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Combining UX Research and AB Testing methodologies at Whirlpool
Throughout this case study, we will look at instances where mixing methods has helped to inform better experiments, uncovered nuances of different customer experiences and given Whirlpool critical insights into their customer that allow them a broader, greater understanding of their motivations.
Whirlpool Corporation is a brand committed to being one of the leading global appliance providers that consistently seeks to improve life at home. Whirlpool brings its shoppers a cutting edge, evolving digital experience built on a foundation of trust that drives purposeful innovations and solidifies the company’s position as a global leader.
An entrepreneurial brand at heart, Whirlpool is committed to innovation throughout its brand portfolio, and a robust experimentation program has allowed them to tap into new opportunities and create value throughout their digital shopping experience.
When Whirlpool first partnered with Conversion, they had been running A/B and usability tests for about 6 months. Whirlpool was looking for an agency partner that had the expertise and experience to design and conduct research to learn about their users and an experimentation program that optimized the customer experience across all their brands.
Our partnership sees a regular cadence of conducting A/B Tests and UX Research studies every month, tapping into the power of mixing methods and the unique way it enriches experimentation.
Whirlpool wanted to further develop their experimentation program by focusing on two key areas:
- An Initial Discovery Research Phase – Whirlpool was looking for a partner to help them conduct a research initiative and we conducted explore research to orient ourselves and the organization around their testable areas of opportunity via analytics audits, heuristic analysis, goal identification & mapping, discovery workshops, prioritization workshops, and creating a backlog of opportunities for experimentation.
- CRO Program Management Phase – Once these new opportunities were uncovered, Whirlpool was looking for a partner that would build and execute A/B and UX Research to drive meaningful improvement.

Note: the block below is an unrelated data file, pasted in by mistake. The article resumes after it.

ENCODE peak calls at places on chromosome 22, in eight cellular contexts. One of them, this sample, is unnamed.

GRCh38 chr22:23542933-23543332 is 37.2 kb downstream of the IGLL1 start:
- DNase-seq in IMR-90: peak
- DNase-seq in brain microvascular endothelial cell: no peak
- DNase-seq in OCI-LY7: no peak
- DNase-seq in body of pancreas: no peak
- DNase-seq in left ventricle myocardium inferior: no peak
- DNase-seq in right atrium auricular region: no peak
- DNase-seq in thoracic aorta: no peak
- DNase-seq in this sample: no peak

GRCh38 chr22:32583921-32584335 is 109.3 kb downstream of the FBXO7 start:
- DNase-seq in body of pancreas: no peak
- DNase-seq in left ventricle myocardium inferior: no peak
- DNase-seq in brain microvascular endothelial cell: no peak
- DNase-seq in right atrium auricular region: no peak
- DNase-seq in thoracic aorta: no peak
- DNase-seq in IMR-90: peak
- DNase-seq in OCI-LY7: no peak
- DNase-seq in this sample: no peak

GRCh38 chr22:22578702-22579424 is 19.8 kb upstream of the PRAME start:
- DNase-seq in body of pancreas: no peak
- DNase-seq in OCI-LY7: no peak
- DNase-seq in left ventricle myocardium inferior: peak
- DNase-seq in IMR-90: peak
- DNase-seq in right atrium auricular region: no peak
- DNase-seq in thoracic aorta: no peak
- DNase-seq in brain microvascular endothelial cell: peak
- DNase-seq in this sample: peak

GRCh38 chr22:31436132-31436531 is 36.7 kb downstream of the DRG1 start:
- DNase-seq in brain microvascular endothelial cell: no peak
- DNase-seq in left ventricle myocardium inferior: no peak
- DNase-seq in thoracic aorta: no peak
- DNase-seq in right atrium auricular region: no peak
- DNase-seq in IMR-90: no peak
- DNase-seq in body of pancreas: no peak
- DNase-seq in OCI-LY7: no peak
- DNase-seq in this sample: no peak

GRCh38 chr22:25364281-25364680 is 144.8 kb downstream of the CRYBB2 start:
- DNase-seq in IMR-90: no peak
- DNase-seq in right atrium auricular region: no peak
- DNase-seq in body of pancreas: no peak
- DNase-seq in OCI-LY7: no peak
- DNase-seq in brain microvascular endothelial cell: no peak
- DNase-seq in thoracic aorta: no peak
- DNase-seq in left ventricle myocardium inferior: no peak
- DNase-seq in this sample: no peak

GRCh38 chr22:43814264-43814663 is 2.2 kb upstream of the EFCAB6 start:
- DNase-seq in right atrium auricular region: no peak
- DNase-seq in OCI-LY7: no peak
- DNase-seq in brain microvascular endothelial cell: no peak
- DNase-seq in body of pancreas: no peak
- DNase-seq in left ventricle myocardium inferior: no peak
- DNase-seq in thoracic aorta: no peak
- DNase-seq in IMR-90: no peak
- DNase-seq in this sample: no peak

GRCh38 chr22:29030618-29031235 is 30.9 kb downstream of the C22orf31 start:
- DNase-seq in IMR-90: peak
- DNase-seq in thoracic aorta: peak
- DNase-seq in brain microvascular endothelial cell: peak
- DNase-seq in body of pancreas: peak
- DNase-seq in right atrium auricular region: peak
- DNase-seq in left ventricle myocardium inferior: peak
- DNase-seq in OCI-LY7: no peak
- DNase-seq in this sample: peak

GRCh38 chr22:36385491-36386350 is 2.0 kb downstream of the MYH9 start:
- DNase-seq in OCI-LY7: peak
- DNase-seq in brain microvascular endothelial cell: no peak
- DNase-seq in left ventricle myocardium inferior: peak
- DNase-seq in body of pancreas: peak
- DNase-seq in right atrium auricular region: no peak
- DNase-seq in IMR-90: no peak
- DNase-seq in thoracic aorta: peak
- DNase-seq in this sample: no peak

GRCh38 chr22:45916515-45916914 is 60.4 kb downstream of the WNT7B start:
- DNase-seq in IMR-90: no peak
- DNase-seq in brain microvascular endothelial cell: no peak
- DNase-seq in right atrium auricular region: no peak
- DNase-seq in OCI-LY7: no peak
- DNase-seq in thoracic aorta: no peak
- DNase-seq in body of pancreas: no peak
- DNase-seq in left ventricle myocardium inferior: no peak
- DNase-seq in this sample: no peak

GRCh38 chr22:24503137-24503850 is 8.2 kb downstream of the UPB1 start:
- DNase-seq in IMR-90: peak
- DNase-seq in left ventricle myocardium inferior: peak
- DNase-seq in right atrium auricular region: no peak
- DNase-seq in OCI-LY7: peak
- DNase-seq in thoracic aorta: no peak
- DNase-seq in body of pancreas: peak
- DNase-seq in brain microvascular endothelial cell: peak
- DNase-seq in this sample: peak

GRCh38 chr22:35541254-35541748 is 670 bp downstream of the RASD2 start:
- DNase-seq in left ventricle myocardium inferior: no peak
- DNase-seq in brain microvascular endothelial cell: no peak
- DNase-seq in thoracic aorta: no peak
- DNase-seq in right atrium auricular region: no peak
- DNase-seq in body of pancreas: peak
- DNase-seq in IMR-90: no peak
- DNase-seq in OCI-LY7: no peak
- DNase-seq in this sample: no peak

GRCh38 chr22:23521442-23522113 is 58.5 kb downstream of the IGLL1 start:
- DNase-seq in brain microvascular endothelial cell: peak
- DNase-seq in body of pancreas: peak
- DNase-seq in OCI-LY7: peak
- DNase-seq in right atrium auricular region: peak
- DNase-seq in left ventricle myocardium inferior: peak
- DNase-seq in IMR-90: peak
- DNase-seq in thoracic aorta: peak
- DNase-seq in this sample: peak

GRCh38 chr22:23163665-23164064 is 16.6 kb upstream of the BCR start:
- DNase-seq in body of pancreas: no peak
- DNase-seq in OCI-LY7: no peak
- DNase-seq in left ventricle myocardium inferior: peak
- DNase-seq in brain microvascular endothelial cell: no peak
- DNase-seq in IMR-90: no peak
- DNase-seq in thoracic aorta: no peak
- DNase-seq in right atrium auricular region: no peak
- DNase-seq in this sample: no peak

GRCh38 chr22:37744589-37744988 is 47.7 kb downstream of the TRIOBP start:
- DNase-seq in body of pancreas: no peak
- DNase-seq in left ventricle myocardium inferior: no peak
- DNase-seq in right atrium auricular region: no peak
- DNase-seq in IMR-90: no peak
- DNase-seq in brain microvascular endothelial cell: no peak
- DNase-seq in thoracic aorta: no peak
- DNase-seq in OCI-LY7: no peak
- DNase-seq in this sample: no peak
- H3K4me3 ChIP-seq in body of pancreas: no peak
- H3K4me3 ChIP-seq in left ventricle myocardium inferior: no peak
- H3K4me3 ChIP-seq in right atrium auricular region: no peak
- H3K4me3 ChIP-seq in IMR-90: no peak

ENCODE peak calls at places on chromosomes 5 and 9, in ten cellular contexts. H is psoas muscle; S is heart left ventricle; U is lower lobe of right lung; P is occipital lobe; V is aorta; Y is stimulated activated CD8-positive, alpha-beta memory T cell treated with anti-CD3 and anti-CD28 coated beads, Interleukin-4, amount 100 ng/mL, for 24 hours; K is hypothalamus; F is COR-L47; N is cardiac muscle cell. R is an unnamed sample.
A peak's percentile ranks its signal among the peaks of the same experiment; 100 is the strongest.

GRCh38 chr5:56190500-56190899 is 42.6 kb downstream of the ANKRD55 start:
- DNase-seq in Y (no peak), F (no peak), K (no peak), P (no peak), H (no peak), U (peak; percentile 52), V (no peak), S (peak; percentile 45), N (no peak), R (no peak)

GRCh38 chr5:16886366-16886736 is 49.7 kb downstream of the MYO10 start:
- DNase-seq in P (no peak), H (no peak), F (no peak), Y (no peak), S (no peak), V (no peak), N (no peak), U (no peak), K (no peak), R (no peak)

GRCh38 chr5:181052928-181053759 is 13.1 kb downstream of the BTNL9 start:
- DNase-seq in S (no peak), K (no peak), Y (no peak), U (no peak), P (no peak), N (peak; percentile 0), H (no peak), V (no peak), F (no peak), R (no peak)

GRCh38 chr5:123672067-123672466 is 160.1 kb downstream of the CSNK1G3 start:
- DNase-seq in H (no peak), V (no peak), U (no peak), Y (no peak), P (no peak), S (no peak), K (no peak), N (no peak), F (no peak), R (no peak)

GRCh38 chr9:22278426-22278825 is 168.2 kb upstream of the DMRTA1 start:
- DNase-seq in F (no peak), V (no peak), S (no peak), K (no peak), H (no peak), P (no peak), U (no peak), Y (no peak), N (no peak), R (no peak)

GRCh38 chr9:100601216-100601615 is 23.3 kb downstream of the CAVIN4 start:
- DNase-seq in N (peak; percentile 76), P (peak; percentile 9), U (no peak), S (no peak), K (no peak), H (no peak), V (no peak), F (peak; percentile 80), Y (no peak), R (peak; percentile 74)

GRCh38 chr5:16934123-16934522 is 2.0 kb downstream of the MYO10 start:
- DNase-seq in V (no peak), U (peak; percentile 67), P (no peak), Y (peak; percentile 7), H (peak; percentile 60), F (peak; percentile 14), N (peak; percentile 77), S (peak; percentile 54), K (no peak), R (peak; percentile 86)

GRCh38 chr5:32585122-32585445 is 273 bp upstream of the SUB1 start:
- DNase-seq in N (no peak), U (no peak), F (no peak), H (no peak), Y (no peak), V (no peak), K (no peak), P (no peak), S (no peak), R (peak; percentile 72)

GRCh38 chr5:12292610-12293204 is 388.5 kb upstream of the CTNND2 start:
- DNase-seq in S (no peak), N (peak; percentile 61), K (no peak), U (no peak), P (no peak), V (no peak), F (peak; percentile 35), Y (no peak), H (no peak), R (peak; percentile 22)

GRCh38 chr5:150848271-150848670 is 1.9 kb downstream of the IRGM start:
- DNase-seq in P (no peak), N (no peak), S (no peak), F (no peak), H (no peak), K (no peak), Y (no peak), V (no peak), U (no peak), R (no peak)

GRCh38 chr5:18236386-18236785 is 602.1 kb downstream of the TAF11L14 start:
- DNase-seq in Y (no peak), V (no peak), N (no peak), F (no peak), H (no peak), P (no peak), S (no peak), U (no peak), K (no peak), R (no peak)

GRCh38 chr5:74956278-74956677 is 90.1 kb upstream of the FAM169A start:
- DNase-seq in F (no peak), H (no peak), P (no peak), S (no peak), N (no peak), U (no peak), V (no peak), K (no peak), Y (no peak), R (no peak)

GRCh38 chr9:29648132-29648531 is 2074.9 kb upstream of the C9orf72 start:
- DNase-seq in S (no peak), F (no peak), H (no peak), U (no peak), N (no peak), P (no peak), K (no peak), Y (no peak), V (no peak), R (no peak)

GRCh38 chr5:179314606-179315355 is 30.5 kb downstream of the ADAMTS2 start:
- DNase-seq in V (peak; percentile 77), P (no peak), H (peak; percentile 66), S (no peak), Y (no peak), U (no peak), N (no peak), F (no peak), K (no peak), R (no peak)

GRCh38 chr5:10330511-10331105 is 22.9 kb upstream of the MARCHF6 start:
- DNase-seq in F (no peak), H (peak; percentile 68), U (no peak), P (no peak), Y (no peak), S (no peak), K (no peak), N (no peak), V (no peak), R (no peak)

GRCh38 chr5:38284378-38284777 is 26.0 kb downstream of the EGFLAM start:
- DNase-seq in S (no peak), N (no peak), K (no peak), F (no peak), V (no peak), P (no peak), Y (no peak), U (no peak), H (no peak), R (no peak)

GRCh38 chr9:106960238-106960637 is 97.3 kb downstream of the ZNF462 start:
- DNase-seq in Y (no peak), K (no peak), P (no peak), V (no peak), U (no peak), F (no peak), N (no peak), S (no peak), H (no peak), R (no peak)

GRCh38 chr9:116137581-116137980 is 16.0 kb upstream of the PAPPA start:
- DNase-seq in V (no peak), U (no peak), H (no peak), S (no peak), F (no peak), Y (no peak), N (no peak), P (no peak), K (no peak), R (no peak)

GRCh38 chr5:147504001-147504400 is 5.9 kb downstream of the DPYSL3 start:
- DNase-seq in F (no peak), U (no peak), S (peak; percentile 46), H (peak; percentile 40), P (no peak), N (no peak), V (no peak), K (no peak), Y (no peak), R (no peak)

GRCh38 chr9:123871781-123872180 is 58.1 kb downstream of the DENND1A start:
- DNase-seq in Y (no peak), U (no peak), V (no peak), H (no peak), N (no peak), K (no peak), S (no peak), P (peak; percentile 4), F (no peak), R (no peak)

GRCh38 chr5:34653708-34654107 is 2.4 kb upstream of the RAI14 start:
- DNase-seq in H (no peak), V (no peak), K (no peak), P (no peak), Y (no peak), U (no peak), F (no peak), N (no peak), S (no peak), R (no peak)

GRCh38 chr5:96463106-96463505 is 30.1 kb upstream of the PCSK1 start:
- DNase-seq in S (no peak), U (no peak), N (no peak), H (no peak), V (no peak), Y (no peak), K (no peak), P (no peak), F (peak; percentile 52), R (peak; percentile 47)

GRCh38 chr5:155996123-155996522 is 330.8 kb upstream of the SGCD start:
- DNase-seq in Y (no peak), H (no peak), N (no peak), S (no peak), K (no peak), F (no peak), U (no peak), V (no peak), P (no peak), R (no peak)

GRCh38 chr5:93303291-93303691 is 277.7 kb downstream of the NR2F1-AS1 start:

The circular relationship between qualitative and quantitative insights in these mixed methods has grown exponentially throughout our partnership, and continues to inform the testing strategy, user experience, and iterative innovation across Whirlpool’s brands. By harnessing Conversion’s proven methodology towards mixed methods experimentation, Whirlpool is now equipped with critical new customer insights and experimentation lift.
What is Mixed Methods Experimentation?
Mixed Methods is the intricate process in which different methodologies are combined to generate different types of insights. Some of these techniques are quantitative in nature, like A/B testing, and some are qualitative such as certain User Experience Research (UX Research) methodologies.
A/B testing and UX Research are highly complementary, and the combination of the two are on the cutting edge of marketing and customer acquisition. Utilizing mixed methods helps Whirlpool keep a constant pulse on the visitors of their site. There are a couple ways in particular that A/B Testing and UX Research work together pertaining to our engagement with Whirlpool:
- Understanding users and identifying hypotheses: UX Research helps us understand what’s most important, or what causes the biggest friction for prospects and customers. This allows us to prioritize which are likely to be the most impactful testing hypotheses.
- Avoiding stagnation through constant innovation: By utilizing the synergies created by UX Research and A/B testing, Whirlpool is able to continually be ideating, testing and iterating, supporting the business’ growth and keeping ahead of the curve.
Applying Mixed Methods Experimentation at Whirlpool
Mixing methodologies, that is combining both UX Research and AB testing, allows us to gain deeper and broader insights, validate findings across multiple data points, and ultimately have more impact for the business. There are 4 key ways that we apply UX Research to our experimentation program with Whirlpool:
- To inform A/B Test Hypotheses
- To explain A/B Test Results
- To inform Design and Site Improvements
- To understand user motivations, contexts, mental models and inform business decisions
Imagining a new Interstitial Experience
A key area of focus for Whirlpool has been on optimizing the interstitial experience, a modal which is shown to prompt users to select additional services and options. This Interstitial was shown to users when they select an appliance before they proceed to their cart, and was shown again after the cart as they move to checkout, if they hadn’t selected delivery options initially.
An A/B test found that most users are ignoring or bypassing the interstitial experience. It also found that revenue per visitor (RPV) can be increased if users go straight to the cart when selecting an appliance and only see the interstitial once, when they are moving from cart to checkout.
Following this test, Conversion reimagined the placement and look, feel, and function of the interstitial – beginning with a user research study to help inform that evolution. We conducted moderated interviews, recruiting individuals who were looking to purchase a major appliance online in the next 3 months.
UX Research on the Control Interstitial Experience
To understand what points of the purchase journey shoppers expect and prefer additional services to be offered
- To gain insight into the user experience of the Whirlpool interstitial, and any associated friction points and areas of opportunity